How the focus on Brexit has impacted pensions
Steve Webb says the sooner government as a whole, and HMRC in particular, has the bandwidth to return to the domestic agenda, the better it will be.
Finding time at Westminster to legislate on pensions - or any other domestic issue - has been made much more difficult since 2016 by the massive focus on preparing for Brexit. But what is not always appreciated is the extent to which Brexit has impacted (and will continue to do so) much more widely on the ability of government to reshape the pensions landscape.
The first impact is that the EU Referendum led to a big shake-up of Whitehall, with the creation of whole new departments such as the Department for Exiting the European Union (DexEU). Some staff have simply carried on doing what they were doing before but in a new department. But in other cases a whole new workforce has been needed. In many cases key people have been moved from other departments, including the DWP, HMRC and the Treasury. From talking to civil servants, I was surprised to hear that there can be a cachet in working for one of these departments because they are at the heart of the government's focus. As a result, other departments have been starved of some of their best people.
A second impact has been on the capacity of departments to prepare and pass laws in any other area of policy. What is seldom appreciated outside government is that the people who actually write our laws - Parliamentary Counsel - are in limited supply. These legal experts have to turn their hand from one Act of Parliament to the next and a department cannot bring forward a bill without securing a slice of their time. With so much legislation needed to pave the way for our withdrawal from the EU and then to shape our future relationship, the number of hours available for writing pensions laws (or any other laws) is very constrained.
One advantage for the DWP is that its proposed pension bill is seen as being relatively uncontroversial. The present pensions minister, Guy Opperman, has been assiduous in courting cross-party support for things like collective DC and the pensions dashboard, and the government whips are going to look much more favourably on legislation that will go smoothly through the Commons.
But pensions legislation is about far more than the DWP. The Treasury has its annual Finance Bill and is therefore guaranteed a legislative slot. But here, it is the weak political position of the government that comes into play. For example, we often hear that a radical shake-up of pension tax relief is on the cards. But a government with no majority could not countenance a major structural reform, such as abolishing higher rate tax relief, which could create literally millions of losers. For that reason, the most we are likely to see on tax relief is further incremental tinkering.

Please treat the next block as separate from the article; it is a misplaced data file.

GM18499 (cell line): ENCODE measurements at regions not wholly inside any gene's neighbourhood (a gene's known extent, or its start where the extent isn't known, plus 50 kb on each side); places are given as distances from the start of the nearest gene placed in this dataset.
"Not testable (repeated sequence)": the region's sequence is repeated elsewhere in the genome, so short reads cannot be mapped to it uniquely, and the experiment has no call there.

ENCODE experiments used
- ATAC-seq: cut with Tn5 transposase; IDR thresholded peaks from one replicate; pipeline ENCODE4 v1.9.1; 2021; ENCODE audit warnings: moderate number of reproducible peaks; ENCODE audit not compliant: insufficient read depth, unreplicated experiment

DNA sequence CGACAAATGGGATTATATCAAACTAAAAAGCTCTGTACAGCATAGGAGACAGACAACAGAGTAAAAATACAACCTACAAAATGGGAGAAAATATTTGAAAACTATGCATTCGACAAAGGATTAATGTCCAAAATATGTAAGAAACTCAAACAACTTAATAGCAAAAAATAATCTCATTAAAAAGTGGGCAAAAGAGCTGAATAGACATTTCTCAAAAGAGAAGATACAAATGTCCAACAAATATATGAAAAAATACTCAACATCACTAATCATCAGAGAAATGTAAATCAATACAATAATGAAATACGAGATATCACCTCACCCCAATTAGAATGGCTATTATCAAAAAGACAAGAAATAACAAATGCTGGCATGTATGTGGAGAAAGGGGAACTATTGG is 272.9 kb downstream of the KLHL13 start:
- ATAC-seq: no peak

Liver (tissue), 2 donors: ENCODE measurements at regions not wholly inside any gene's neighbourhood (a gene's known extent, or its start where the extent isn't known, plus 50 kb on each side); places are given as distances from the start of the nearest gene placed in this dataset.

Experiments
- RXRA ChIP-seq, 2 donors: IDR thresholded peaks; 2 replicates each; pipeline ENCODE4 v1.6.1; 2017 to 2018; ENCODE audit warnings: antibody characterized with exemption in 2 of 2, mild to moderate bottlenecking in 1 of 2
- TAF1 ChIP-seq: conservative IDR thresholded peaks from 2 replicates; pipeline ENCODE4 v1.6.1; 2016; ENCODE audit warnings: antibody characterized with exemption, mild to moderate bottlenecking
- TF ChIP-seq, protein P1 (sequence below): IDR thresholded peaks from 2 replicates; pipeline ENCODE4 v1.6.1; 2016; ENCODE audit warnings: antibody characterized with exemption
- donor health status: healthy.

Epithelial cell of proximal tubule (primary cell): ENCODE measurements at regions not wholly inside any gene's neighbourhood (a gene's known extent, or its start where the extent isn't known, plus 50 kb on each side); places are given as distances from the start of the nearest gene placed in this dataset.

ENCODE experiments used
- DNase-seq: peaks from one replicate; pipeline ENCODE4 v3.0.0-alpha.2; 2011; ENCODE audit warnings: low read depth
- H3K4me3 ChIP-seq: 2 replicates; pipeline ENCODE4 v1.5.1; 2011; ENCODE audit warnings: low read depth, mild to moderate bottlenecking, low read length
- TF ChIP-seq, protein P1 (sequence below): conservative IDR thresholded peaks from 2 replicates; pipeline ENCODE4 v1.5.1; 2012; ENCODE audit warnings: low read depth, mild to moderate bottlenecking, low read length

Perhaps the most frustrating example of Brexit paralysis is at HMRC, which is particularly stretched preparing for a variety of Brexit scenarios. As a result, almost any policy area that needs to be addressed by HMRC is put on hold and only those things which absolutely have to be done are being done.
Various pension policy areas would benefit from some HMRC action. For example, the continuing scandal of low-paid workers missing out on tax relief if they are in ‘net pay' schemes could be fixed if HMRC had the time and inclination. And the continuing uncertainty over the tax impact of changes to GMPs would probably have been resolved by now if HMRC had been able to devote its attention to the issue.
It is tempting to say that if the government (probably excluding DWP) can do little legislating in the pensions area, that is not necessarily a bad thing. But there are anomalies and injustices which need to be addressed, and the sooner that the government as a whole, and HMRC in particular, has the bandwidth to return to the domestic agenda, the better it will be.
This article was written by Steve Webb for Professional Pensions and was legally licensed through the NewsCred publisher network. Please direct all licensing questions to legal@.com